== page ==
Climate change has both acute and chronic impacts — communities must be resilient against threats as varied as extreme flooding, drought, hurricanes, and wildfires. FEMA is committed to leveraging grant programs to target investments that will enable communities to directly address their own threats from climate change.
Many communities are faced with aging infrastructure, which can increase risk from major disasters. As the frequency of these disasters accelerates, the agency must increase climate adaptation investments across the nation.
FEMA has already taken steps for this through Hazard Mitigation Assistance such as the Building Resilient Infrastructure and Communities (BRIC) grant program, which prioritizes significant or innovative infrastructure projects.
To have the greatest impact, FEMA encourages smart investments in system-based, community-wide projects to protect those at the most severe and persistent risk.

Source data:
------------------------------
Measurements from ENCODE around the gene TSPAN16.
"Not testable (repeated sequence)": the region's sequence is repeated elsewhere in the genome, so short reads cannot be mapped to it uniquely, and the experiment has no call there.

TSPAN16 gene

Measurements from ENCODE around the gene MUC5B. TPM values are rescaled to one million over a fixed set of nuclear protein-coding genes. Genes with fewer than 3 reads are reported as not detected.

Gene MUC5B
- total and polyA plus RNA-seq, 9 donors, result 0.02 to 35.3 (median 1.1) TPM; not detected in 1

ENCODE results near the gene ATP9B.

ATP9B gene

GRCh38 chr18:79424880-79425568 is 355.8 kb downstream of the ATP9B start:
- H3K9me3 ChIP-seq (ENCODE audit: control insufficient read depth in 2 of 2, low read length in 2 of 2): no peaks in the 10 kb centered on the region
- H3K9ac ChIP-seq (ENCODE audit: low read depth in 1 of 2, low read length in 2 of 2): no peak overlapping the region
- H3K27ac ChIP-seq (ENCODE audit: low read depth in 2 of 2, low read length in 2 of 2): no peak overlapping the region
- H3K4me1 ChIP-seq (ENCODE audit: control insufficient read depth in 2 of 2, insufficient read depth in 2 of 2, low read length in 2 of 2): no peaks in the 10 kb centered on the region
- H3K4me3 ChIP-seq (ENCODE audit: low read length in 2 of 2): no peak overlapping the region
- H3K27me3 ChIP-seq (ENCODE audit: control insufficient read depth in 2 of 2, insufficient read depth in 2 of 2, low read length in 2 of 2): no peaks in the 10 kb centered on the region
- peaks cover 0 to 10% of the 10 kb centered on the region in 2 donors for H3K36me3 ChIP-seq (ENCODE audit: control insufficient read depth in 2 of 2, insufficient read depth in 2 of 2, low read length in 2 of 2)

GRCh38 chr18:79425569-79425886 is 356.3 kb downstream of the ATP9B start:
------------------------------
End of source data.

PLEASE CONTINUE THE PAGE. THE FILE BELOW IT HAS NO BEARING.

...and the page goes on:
Climate Adaptation in Action
In 2021, FEMA helped communities increase resilience to climate change by:
- Providing an additional $3.46 billion in Hazard Mitigation grant funding to the
59 major disaster declarations issued due to COVID-19.
- Providing $1 billion in Building Resilient Infrastructure and Communities (BRIC) funding for hazard mitigation projects — twice what was available in the first year of the BRIC program.
For example, helping a community adopt and enforce disaster resistant building codes improves the resilience of the whole community. Research has shown that every dollar invested in building to the latest codes and standards results in $11 of future avoided losses.
Therefore, advancing disaster resistant building codes through FEMA policies, programs, guidance, communications, and partnerships with state and local code
officials are critical steps toward achieving a resilient nation. So that FEMA climate resilience investments move the nation closer to equity, the agency is also committed to using comprehensive risk and community data to ensure underserved and vulnerable communities are prioritized. FEMA can better target investments to the most transformational projects when FEMA and its partners better understand unique risks posed by climate change.
“The impacts of the climate emergency on both our national and collective global security are vast.”– Alejandro Mayorkas, Secretary, U.S. Department of Homeland Security